Let me now turn to the second hypothetical; I'm grateful to McAdams for spelling it out further. I now see that it is not a clear-cut case of giving a religious body the reins of government. Whether it falls under that line of cases will depend on some further facts, as State of Oregon v Rajneeshpuram shows. In that case, a homogeneous religious group constituting a town was held to violate the Establishment Clause because of the way in which the group had succeeded in restricting migration into the community through its policies regarding property. So we would need to find out whether there were similar forms of discouragement at work in the McAdams case. If not, then we need to do more work to show why the policies McAdams imagines might be constitutionally objectionable. I think where the children are concerned there would still be a Free Exercise problem: even though every adult in the community loves the prayer in question, we just can't assume that this is already true of young children, and there is therefore a coercive element in institutionalizing it in schools. We have to allow that young children haven't yet opted for the religion of their parents, so to close off the space of options for them seems to me problematic even though they might not dare to ask for an opt-out, or, perhaps, even realize fully that they want one.
The next thing one should observe is that insofar as there is homogeneity and agreement, if the society is an open one, and no coercion or restrictive policies regarding property are in force, then the agreement is likely to prove short-lived in the extreme, and we might therefore not need to worry about it as a reality. (That is why the Rajneeshis adopted their restrictive property covenant: they knew that non-Rajneeshis would soon move in otherwise.)
Third, I've conceded above that there is a modest role for non-entanglement in addition to equality, in analyzing the Establishment Clause, so we could, if we really wanted to, invalidate the prayer on those grounds rather than equality grounds.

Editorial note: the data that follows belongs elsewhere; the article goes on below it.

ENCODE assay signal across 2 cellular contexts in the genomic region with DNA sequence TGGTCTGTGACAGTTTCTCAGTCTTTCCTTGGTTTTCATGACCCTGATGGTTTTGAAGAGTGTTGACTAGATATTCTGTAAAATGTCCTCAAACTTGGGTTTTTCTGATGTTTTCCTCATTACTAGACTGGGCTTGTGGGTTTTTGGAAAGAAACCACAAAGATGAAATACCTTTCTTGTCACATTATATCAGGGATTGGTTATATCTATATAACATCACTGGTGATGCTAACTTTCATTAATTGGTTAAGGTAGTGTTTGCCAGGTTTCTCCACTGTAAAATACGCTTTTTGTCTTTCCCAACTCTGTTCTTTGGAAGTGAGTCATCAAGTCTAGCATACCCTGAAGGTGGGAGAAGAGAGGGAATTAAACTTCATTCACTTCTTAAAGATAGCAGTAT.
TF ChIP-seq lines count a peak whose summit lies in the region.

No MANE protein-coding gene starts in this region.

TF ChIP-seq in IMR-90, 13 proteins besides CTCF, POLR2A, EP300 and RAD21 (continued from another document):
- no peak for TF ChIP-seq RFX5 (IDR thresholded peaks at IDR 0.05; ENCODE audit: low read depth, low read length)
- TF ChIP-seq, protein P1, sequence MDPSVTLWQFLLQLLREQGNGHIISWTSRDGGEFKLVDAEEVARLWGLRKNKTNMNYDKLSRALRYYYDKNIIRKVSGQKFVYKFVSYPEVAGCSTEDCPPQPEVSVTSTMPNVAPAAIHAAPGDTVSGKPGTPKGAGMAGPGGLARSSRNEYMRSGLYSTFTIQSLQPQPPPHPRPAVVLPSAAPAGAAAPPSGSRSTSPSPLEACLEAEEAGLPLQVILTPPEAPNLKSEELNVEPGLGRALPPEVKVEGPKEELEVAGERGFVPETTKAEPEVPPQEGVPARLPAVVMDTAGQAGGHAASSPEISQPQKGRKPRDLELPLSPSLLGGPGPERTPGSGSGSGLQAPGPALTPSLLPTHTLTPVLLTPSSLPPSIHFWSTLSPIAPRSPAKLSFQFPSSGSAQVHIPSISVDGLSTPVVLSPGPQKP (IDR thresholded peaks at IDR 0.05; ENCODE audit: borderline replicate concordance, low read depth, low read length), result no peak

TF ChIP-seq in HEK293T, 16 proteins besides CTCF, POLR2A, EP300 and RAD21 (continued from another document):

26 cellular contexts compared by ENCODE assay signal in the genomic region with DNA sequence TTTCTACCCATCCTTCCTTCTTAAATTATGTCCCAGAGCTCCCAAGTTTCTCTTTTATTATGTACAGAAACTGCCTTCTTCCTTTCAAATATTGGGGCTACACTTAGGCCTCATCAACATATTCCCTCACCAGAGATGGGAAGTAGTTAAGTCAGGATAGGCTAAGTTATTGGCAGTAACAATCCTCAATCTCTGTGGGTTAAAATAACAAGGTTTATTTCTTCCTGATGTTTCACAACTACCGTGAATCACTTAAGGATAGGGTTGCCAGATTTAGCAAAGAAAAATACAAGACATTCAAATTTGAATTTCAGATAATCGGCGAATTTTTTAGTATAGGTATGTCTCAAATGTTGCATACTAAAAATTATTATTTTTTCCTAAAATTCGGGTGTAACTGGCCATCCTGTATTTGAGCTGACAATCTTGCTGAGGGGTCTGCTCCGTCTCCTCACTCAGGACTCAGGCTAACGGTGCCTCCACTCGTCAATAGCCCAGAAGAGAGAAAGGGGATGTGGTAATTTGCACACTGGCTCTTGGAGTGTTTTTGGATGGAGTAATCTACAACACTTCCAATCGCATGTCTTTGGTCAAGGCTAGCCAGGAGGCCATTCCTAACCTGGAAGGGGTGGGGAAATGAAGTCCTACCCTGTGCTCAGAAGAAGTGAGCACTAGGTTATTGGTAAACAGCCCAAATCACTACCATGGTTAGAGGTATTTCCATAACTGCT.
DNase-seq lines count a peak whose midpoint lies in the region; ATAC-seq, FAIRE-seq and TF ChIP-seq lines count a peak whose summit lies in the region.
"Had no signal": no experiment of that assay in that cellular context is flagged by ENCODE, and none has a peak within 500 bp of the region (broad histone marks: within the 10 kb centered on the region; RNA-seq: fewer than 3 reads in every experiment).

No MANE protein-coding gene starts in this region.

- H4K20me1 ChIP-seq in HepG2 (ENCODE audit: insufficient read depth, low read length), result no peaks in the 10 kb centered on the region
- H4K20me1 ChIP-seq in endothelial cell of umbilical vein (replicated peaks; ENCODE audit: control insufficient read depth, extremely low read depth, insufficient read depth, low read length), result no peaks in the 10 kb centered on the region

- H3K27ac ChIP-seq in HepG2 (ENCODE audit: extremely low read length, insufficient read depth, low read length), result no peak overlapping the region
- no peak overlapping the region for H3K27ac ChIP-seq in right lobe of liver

But finally, I still believe that there is an equality problem here, and that this equality problem suffices to invalidate the prayer and is the most pertinent reason for invalidation. If the prayer is recited in public ceremonies and schools, it makes a statement: this is the preferred religion of our community, and other religions are dispreferred. This is a statement that no religious group should be permitted to make, on equality grounds. Even if the "other" is completely notional, such statements offend against the conception of a society based on equal worth. And of course the "other" is not notional: citizens of the town will know that those others are their fellow citizens in their state and nation. So it is a statement that derogates and demeans those others. This is no small matter. Ellory Schempp read from the Quran in a town that contained no Muslims. The school's policy required reading from the Bible. But Schempp, smart kid that he was, saw that you couldn't require something without forbidding something, and he proved right: the Quran was indeed off-limits in the homogeneous town. But if requiring is also forbidding or excluding, then it makes a statement to the children of Abington: Muslims are inferior, Christians are superior. Even if no Muslims live in Abington, that is a statement that is incompatible with democratic equality. We should instead be saying to our children, through public ceremonies and public schools, "You may live in a town with only Christians, but we ask you to remember that you live in a nation that contains many other religions, so we ask you to show your equal respect for your fellow democratic citizens by refusing to institutionalize Christian prayer in your schools." It's not just about offense to the actual feelings of Muslims, it's about the symbols of equality that we need to hold out to all in our society. The children of Abington need to learn respect for Muslims even more than the children of New York, and a firm policy of non-Establishment, interpreted as I have interpreted it, expresses that equal respect. Or so I believe.